Saturday, January 8, 2022

Ruby-crowned Kinglet eats Poison Ivy berries


I visited this birdy swath of edge habitat back on December 26, 2021. The first time I stumbled into this place, which is a bit off the beaten track in Slate Run Metro Park, Pickaway County, Ohio, was about a week prior. I wrote a brief piece about that trip, HERE.

Habitat-wise, there is much going on here. Just outside the photo to the right is a large mixed-emergent marsh. Behind me is a fairly mature patch of woodland. Older White Pine (Pinus strobus) can be seen in the photo. Plenty of dead American Elm (Ulmus americana) and Green Ash (Fraxinus pennsylvanica) lured lots of woodpeckers. But the biggest bait of all is prolific growths of Poison Ivy (Toxicodendron radicans), and most of the vines were heavily laden with fruit.

Nonnative Amur Honeysuckle (Lonicera maackii) and Multiflora Rose (Rosa multiflora) was also present, and birds were taking fruit from these plants. Especially American Robins (Turdus migratorius). While I will photograph birds at such plants, it's really not my bag. I do it mostly to document the feathered agents of dispersal that assist such plants in their spread. Not blaming birds for this, of course - many species are opportunistic survivors and will eagerly eat whatever palatable fare we leave in their paths. But I'm far more interested in documenting relationships between birds and native flora.

My main goal here was catching birds in the act of eating berries of the native Poison Ivy. This is a long-running bucket list project for me, and I might have 15-20 species noshing on the much-maligned plant by now.

But I was in for a surprise on this frigid morning and bagged an unexpected species.

While I have a number of images of Yellow-rumped Warblers (Setophaga coronata) in and among Poison Ivy plants, I had yet to capture a nice sharp image of one with berry in bill. Now I have. At least I think it's nice.

The importance of Poison Ivy to Yellow-rumped Warblers overwintering at northerly latitudes cannot be understated. In fact, I think the plant may be the primary reason that the hardy warblers can ride out cold and snow.

This phenomenon is interesting to me from a long-term perspective. Poison Ivy is very common, now, but it almost certainly wasn't in the not so long ago past. It is an opportunistic successional species, and the large-scale disturbances created by people have unintentionally created tons of habitat for it. I would bet that prior to European settlement, Poison Ivy was much better "behaved" and probably nowhere near as prolific as it is today.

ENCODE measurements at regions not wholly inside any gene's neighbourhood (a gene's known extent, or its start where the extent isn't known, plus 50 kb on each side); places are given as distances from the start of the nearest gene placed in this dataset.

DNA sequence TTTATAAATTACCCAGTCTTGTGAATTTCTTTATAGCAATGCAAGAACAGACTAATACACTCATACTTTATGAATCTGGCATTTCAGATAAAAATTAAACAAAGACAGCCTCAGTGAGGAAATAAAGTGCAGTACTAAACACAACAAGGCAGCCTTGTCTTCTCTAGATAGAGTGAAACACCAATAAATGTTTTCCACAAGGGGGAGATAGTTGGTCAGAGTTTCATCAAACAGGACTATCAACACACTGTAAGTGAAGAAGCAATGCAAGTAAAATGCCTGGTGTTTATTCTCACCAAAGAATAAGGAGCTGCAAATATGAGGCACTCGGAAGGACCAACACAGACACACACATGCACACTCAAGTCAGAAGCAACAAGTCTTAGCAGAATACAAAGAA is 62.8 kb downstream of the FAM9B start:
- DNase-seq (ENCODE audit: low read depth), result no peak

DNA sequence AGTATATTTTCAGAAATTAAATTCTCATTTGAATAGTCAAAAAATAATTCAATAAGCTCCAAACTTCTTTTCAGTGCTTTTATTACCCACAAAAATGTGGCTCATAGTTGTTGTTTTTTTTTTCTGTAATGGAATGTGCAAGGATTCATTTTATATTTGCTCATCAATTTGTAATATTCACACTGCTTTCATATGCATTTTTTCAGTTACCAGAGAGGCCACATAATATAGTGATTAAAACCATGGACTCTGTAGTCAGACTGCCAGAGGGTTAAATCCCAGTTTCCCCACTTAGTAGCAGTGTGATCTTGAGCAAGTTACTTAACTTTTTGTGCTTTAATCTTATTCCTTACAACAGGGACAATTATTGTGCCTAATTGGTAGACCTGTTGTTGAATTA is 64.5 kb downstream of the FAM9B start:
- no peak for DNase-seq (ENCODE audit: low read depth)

A Ruby-crowned Kinglet (Corthylio calendula) caught in the act of eating Poison Ivy!

ASIDE: Those of you that are interested in scientific names may notice that this kinglet is now placed in the genus Corthylio. It long resided in Regulus, along with the Golden-crowned Kinglet (R. satrapa). Recent studies of kinglet genetics show significant variation between Regulus kinglets and the Ruby-crowned Kinglet. That, along with morphological differences (not to mention behavior) led to the segregation of the genera.

While I was standing quietly watching and photographing fruit-plundering birds, I heard the emphatic jit-jit call notes of a Ruby-crowned Kinglet. This is not a common winter bird in central Ohio, and I wanted to see it. Kinglets are inquisitive and a few crude imitations of its calls brought it raging in through the brush. It was a male, as it made known by puffing its scarlet topknot feathers.

After a bit, the kinglet forgot about me and resumed foraging. I saw it make a few sallies after (presumably) flying insects - probably winter-hardy species like winter stoneflies. It was also grabbing unknown items from branches and bark, these probably insects as well. Suddenly the sprite shot over to a Poison Ivy vine and grabbed a berry! I had read where they will eat small amounts of vegetable matter in winter, but I had never seen this behavior. In the half-hour or so that I watched the kinglet, it made several trips to grab Poison Ivy berries, usually taking a few fruits each time. Like most everything that kinglets do, he was quite speedy and it was tough to get a clear shot of him in the act. This is the only acceptable image that I managed, but it certainly provides proof that Ruby-crowned Kinglets occasionally join the ranks of Poison Ivy-eating birds.

1 comment:

Anonymous said...

I agree with you about the niceness of the berry-eating warbler image! This sounds like a great winter walk.